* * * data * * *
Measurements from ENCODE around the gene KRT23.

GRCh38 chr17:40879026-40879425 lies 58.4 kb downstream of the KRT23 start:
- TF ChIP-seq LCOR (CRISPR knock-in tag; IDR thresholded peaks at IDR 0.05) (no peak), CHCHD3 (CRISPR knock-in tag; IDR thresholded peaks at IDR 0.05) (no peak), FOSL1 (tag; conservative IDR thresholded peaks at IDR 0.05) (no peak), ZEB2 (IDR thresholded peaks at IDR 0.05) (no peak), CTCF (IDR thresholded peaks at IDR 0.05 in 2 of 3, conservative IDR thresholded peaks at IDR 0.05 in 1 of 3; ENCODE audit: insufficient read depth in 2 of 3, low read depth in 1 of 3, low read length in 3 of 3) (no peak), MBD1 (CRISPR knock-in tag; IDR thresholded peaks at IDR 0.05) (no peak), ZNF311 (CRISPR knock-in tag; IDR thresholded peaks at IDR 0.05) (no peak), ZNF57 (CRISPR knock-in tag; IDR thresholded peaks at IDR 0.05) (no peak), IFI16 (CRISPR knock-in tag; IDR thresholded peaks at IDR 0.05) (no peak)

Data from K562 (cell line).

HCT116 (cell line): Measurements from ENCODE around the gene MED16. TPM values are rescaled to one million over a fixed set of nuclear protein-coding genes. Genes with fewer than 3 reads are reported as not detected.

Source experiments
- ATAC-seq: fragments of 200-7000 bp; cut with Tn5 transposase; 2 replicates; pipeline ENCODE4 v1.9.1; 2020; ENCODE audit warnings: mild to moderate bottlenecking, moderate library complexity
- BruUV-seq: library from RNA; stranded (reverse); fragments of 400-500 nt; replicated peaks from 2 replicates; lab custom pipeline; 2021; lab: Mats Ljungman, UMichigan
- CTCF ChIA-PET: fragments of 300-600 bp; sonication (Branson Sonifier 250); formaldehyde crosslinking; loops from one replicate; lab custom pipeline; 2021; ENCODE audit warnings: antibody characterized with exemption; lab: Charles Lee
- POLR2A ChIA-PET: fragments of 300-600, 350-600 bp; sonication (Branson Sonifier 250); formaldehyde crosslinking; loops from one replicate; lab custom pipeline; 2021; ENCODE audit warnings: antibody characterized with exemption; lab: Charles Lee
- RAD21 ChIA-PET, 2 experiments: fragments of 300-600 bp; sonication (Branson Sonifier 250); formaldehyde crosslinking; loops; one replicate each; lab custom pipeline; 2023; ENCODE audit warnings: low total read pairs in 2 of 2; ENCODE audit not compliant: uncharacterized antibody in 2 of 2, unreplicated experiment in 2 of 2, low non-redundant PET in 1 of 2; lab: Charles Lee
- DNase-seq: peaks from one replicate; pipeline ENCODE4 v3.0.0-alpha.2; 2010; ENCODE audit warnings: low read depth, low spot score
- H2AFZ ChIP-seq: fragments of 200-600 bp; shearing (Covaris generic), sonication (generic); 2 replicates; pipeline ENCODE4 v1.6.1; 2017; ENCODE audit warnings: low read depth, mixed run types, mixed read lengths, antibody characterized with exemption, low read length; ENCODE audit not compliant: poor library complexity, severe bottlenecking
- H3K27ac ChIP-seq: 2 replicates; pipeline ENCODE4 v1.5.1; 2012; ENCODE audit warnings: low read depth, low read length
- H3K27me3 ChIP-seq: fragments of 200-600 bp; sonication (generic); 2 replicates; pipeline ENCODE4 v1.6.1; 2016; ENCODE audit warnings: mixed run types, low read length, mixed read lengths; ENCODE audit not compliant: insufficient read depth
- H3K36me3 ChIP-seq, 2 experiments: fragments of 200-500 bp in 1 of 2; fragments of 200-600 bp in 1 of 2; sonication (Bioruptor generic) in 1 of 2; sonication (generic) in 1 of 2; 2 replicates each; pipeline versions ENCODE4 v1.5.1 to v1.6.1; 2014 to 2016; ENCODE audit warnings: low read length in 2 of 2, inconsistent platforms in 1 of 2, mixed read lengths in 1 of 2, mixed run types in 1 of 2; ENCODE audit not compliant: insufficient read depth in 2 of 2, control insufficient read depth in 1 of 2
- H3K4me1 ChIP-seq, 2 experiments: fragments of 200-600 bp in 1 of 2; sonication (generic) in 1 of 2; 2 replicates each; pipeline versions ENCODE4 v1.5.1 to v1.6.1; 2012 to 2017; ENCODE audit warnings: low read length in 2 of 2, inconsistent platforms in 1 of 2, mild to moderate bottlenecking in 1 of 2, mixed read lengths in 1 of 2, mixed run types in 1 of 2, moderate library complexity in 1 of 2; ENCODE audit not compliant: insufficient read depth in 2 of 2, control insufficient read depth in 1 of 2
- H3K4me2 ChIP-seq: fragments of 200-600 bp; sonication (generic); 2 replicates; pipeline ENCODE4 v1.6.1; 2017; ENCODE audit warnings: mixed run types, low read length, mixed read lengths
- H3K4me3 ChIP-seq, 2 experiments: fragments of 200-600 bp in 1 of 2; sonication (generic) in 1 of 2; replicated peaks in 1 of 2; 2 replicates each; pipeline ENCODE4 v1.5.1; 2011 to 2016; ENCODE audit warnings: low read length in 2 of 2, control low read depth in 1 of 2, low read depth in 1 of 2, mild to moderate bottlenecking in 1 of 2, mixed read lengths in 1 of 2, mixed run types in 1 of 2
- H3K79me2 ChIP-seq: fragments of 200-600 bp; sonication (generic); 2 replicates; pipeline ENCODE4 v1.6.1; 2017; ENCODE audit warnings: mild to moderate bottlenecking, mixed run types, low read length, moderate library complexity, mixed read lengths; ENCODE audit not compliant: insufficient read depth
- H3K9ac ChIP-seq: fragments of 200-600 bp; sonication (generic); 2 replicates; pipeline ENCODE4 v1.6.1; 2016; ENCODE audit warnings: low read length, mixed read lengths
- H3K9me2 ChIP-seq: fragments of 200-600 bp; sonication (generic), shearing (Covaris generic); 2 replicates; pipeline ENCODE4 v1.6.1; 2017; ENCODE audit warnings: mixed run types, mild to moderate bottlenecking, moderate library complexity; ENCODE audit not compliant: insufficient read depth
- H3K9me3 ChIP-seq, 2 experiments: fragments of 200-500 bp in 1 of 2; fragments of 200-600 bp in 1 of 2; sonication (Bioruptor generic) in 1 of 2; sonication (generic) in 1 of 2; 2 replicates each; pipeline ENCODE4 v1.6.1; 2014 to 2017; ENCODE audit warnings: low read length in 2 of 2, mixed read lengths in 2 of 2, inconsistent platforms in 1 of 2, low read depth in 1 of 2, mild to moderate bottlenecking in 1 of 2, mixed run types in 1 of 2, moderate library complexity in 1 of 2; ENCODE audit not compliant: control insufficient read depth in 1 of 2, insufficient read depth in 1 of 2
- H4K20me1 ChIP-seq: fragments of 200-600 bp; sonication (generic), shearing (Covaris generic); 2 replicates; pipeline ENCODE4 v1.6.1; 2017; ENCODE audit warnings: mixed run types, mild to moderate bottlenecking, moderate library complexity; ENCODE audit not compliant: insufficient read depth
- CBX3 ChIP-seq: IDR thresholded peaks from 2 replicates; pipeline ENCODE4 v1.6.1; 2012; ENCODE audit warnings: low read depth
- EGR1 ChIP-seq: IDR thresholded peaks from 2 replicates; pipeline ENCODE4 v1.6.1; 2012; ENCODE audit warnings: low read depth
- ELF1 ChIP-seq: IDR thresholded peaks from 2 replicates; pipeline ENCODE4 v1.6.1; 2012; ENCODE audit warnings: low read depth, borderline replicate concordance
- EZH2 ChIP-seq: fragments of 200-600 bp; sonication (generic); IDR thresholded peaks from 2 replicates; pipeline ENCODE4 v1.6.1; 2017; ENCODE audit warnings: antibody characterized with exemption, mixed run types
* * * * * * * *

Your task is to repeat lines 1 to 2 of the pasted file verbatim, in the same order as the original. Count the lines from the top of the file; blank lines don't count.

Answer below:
Measurements from ENCODE around the gene KRT23.

GRCh38 chr17:40879026-40879425 lies 58.4 kb downstream of the KRT23 start: